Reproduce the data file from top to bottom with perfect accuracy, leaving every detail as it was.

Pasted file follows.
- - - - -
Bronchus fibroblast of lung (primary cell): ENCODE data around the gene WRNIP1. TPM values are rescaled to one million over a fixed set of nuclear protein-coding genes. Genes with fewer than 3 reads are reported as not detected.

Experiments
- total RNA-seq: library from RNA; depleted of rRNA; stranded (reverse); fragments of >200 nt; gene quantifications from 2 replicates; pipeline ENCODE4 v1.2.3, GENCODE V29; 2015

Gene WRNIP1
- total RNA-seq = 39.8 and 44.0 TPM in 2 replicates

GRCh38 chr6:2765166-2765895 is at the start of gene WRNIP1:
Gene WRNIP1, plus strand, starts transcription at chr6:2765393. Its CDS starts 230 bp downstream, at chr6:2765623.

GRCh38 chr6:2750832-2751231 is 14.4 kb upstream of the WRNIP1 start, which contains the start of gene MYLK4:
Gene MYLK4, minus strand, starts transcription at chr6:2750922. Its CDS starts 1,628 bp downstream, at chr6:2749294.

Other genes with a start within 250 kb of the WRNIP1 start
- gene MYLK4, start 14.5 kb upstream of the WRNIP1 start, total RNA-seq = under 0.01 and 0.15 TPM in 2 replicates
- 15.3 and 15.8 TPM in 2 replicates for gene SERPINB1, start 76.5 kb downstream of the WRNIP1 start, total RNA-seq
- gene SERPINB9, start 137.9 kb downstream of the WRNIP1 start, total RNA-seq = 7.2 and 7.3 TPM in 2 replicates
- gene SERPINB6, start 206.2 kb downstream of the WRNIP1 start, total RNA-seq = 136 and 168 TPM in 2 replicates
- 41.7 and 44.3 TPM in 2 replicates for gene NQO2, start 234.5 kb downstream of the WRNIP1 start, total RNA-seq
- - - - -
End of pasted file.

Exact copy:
Bronchus fibroblast of lung (primary cell): ENCODE data around the gene WRNIP1. TPM values are rescaled to one million over a fixed set of nuclear protein-coding genes. Genes with fewer than 3 reads are reported as not detected.

Experiments
- total RNA-seq: library from RNA; depleted of rRNA; stranded (reverse); fragments of >200 nt; gene quantifications from 2 replicates; pipeline ENCODE4 v1.2.3, GENCODE V29; 2015

Gene WRNIP1
- total RNA-seq = 39.8 and 44.0 TPM in 2 replicates

GRCh38 chr6:2765166-2765895 is at the start of gene WRNIP1:
Gene WRNIP1, plus strand, starts transcription at chr6:2765393. Its CDS starts 230 bp downstream, at chr6:2765623.

GRCh38 chr6:2750832-2751231 is 14.4 kb upstream of the WRNIP1 start, which contains the start of gene MYLK4:
Gene MYLK4, minus strand, starts transcription at chr6:2750922. Its CDS starts 1,628 bp downstream, at chr6:2749294.

Other genes with a start within 250 kb of the WRNIP1 start
- gene MYLK4, start 14.5 kb upstream of the WRNIP1 start, total RNA-seq = under 0.01 and 0.15 TPM in 2 replicates
- 15.3 and 15.8 TPM in 2 replicates for gene SERPINB1, start 76.5 kb downstream of the WRNIP1 start, total RNA-seq
- gene SERPINB9, start 137.9 kb downstream of the WRNIP1 start, total RNA-seq = 7.2 and 7.3 TPM in 2 replicates
- gene SERPINB6, start 206.2 kb downstream of the WRNIP1 start, total RNA-seq = 136 and 168 TPM in 2 replicates
- 41.7 and 44.3 TPM in 2 replicates for gene NQO2, start 234.5 kb downstream of the WRNIP1 start, total RNA-seq